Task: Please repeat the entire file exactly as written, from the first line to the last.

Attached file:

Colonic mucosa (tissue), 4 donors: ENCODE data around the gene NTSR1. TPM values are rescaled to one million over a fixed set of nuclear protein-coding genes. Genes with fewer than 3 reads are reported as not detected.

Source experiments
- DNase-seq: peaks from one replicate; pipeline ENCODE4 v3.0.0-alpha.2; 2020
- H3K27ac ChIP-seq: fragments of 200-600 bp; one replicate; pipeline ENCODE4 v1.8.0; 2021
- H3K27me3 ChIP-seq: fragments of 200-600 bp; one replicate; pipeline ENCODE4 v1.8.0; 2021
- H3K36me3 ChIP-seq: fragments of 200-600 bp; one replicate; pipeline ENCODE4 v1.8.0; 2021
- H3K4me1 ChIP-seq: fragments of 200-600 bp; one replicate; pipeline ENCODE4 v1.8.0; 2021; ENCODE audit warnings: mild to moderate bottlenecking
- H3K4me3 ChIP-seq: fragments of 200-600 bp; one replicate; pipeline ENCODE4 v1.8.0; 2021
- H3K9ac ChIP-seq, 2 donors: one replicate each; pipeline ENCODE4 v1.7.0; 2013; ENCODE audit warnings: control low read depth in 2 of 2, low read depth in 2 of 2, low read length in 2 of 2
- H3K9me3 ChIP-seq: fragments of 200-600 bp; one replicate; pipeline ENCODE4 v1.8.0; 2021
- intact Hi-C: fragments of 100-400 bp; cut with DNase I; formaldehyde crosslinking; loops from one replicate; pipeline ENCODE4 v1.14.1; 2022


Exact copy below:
Colonic mucosa (tissue), 4 donors: ENCODE data around the gene NTSR1. TPM values are rescaled to one million over a fixed set of nuclear protein-coding genes. Genes with fewer than 3 reads are reported as not detected.

Source experiments
- DNase-seq: peaks from one replicate; pipeline ENCODE4 v3.0.0-alpha.2; 2020
- H3K27ac ChIP-seq: fragments of 200-600 bp; one replicate; pipeline ENCODE4 v1.8.0; 2021
- H3K27me3 ChIP-seq: fragments of 200-600 bp; one replicate; pipeline ENCODE4 v1.8.0; 2021
- H3K36me3 ChIP-seq: fragments of 200-600 bp; one replicate; pipeline ENCODE4 v1.8.0; 2021
- H3K4me1 ChIP-seq: fragments of 200-600 bp; one replicate; pipeline ENCODE4 v1.8.0; 2021; ENCODE audit warnings: mild to moderate bottlenecking
- H3K4me3 ChIP-seq: fragments of 200-600 bp; one replicate; pipeline ENCODE4 v1.8.0; 2021
- H3K9ac ChIP-seq, 2 donors: one replicate each; pipeline ENCODE4 v1.7.0; 2013; ENCODE audit warnings: control low read depth in 2 of 2, low read depth in 2 of 2, low read length in 2 of 2
- H3K9me3 ChIP-seq: fragments of 200-600 bp; one replicate; pipeline ENCODE4 v1.8.0; 2021
- intact Hi-C: fragments of 100-400 bp; cut with DNase I; formaldehyde crosslinking; loops from one replicate; pipeline ENCODE4 v1.14.1; 2022